The Roman Catholic Controversy: The Essentials

The Roman Catholic Controversy

The second post in my series on James R. White’s The Roman Catholic Controversy.

In James White’s second chapter, “Cutting through the Fog,” he aims to pierce through the “fog” of obfuscation that both Catholics and Protestants, he acknowledges, tend to get lost in in their debates with one another. Both Catholics and Protestants believe many things about each other that are myths or misconceptions or misrepresentations. He points out that most converts out of a faith — for example, former Catholics and former Mormons — tend to present views of their former faith in the worst possible light. In my case, I consider myself blessed to be a convert from evangelicalism who holds no bitterness for my former faith: just, I like to think, rightful and constructive criticism. More important, having been on both sides of the divide, I hold no negative myths about Protestantism, and, I hope, no rosy myths about Catholicism.

I must thank Dr. White for his honesty, forthrightness, and generosity toward Catholics on several points. In sweeping away the “fog,” he admits the falsehood of some widely-held evangelical myths and prejudices toward Catholics. The Sign of the Cross (“crossing oneself”) is not “pagan,” but is an ancient practice that even some Protestant sects do; the act is not in itself godly or ungodly, but can be wrong when it becomes “superstition.” Liturgy, to the evangelical, may seem stuffy, empty ritual — but White rightly acknowledges that all Christian worship is liturgy (λειτουργία, leitourgia, public service), that many great men of God have practiced formal, traditional liturgy, and that evangelical liturgy can be just as empty and devoid of meaning if it becomes merely religious practice without faith. He suggests that “danger” arises “when liturgy, no matter how ancient or well-intended, takes over to such an extent that the preaching and exposition of the Scriptures are minimized or completely done away with.” I wonder if White has ever attended a Roman Catholic Mass?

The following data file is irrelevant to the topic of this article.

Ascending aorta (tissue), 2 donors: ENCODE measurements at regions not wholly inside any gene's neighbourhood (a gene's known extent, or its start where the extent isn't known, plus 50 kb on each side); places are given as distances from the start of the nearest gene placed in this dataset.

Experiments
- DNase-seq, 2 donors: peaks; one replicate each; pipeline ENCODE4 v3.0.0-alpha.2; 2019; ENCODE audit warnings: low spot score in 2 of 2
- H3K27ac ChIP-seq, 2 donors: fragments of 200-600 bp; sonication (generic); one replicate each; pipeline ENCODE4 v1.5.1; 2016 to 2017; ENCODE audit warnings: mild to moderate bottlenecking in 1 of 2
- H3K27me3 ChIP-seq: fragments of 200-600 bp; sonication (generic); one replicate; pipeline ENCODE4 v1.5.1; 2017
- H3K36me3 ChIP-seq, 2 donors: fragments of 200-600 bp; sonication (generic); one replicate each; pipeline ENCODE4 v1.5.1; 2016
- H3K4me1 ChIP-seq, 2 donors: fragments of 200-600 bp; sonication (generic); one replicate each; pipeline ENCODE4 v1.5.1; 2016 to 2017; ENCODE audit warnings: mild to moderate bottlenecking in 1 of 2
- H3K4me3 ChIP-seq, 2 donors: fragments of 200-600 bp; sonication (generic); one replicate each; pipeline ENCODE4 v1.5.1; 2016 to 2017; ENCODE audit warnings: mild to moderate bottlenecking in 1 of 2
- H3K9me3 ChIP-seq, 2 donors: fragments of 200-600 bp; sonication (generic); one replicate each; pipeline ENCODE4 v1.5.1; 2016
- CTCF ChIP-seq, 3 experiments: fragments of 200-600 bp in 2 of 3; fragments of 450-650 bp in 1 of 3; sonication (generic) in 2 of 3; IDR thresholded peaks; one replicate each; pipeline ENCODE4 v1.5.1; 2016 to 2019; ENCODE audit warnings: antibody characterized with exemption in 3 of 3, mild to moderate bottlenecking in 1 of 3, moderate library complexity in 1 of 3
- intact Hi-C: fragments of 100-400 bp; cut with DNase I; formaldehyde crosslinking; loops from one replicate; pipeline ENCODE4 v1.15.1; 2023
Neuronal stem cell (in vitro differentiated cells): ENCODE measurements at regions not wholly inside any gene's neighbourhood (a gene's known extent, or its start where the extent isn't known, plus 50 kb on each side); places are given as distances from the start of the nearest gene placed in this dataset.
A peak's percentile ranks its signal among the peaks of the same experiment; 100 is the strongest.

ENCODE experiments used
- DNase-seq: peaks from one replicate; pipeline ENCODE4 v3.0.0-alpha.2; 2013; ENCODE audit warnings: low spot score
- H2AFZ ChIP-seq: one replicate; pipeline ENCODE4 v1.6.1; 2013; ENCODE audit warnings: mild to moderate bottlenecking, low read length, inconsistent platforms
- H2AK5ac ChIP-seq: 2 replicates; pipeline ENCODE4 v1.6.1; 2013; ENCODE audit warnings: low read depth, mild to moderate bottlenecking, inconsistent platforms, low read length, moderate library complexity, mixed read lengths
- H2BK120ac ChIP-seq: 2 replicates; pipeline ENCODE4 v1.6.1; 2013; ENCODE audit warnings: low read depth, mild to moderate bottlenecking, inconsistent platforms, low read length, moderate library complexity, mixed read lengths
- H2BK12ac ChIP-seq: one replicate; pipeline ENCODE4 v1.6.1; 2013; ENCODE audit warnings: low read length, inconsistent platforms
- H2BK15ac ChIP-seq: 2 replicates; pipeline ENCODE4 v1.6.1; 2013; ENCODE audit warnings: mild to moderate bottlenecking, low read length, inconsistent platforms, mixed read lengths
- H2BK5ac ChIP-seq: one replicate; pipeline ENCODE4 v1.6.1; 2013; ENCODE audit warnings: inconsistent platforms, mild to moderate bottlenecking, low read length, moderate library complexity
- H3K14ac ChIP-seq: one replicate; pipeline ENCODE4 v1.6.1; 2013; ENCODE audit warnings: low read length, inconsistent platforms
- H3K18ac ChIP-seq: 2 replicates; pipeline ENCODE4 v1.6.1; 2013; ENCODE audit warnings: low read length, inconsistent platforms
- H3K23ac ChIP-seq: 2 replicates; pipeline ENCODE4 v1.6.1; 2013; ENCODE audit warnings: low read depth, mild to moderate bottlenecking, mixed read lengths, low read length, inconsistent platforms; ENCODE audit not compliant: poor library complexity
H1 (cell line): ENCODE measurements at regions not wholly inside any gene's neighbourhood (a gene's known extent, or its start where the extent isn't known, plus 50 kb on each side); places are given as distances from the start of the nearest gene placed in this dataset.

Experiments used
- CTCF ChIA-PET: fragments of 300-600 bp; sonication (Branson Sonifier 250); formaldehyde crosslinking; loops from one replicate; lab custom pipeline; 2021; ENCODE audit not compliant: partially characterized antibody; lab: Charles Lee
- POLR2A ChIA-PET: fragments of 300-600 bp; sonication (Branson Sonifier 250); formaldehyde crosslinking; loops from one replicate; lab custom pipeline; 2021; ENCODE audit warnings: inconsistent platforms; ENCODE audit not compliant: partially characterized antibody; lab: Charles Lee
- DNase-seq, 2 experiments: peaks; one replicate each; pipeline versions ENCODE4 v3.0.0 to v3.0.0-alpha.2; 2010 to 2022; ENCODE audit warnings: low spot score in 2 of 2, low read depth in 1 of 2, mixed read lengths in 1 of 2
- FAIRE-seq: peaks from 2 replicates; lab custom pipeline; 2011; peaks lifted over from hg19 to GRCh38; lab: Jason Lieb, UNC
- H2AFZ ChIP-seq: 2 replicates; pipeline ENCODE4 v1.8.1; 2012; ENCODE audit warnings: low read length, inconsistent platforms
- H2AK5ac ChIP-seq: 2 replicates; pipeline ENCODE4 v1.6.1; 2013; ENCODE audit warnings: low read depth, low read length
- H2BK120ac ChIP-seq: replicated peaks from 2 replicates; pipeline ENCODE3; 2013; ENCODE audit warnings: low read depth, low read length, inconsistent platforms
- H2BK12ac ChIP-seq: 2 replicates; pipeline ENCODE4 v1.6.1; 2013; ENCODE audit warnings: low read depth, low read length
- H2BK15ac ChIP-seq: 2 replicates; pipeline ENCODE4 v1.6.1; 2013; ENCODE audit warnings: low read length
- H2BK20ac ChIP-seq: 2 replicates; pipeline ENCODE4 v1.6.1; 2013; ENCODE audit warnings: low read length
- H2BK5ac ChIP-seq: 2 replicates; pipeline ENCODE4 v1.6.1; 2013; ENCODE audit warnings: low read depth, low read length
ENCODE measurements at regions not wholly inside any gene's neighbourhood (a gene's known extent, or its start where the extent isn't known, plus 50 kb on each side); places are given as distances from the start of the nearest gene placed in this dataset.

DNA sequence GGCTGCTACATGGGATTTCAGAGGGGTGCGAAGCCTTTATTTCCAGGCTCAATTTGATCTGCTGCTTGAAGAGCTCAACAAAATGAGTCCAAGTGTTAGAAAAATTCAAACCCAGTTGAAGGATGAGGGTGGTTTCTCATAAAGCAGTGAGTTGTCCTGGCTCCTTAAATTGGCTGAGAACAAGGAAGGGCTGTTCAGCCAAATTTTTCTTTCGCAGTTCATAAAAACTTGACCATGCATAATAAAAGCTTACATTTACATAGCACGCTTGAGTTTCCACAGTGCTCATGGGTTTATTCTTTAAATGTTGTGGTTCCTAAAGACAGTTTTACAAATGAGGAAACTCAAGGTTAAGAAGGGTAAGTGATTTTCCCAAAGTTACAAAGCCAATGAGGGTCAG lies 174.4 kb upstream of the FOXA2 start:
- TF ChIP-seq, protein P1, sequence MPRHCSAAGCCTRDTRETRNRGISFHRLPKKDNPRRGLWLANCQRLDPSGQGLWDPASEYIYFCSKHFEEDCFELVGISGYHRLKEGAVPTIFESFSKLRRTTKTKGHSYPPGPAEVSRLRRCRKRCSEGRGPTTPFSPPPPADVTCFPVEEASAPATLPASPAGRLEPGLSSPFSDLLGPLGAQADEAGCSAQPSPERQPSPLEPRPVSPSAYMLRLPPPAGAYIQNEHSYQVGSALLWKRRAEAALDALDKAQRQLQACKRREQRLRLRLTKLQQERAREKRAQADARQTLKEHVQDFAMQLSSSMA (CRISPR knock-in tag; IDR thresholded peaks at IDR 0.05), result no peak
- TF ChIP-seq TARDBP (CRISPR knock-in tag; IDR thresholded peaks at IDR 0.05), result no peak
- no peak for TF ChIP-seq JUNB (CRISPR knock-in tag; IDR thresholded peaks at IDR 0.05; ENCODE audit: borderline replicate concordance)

White narrows on what he believes are the “essentials” of this debate, and what are “nonessentials.” Forebodingly, he casts a rather wide net for what he considers “essential”: “The essential topic in the Roman Catholic/Protestant debate is the Gospel of Jesus Christ. A number of issues are [so] closely related to the Gospel that, by virtue of that relationship, need to be classified as ‘essentials.’” In this definition, he manages to encompass the authority of Scripture versus Tradition, the authority of the Church, the doctrine of Purgatory, and teachings about the Virgin Mary as all “essential.” The canon of Scripture, the Apocrypha (or Deuterocanon), and “certain historic events” also have “great importance,” in the context of their relationship to the Gospel. Even the Crucifix, the display of Christ on the Cross, “leads one away from the truth of the Gospel” (acknowledging that the Protestant cross is “a constant reminder of what Christ did for us”). In short, it seems that White leaves little room for “nonessentials”: most everything he disagrees with is “essential” to the Gospel.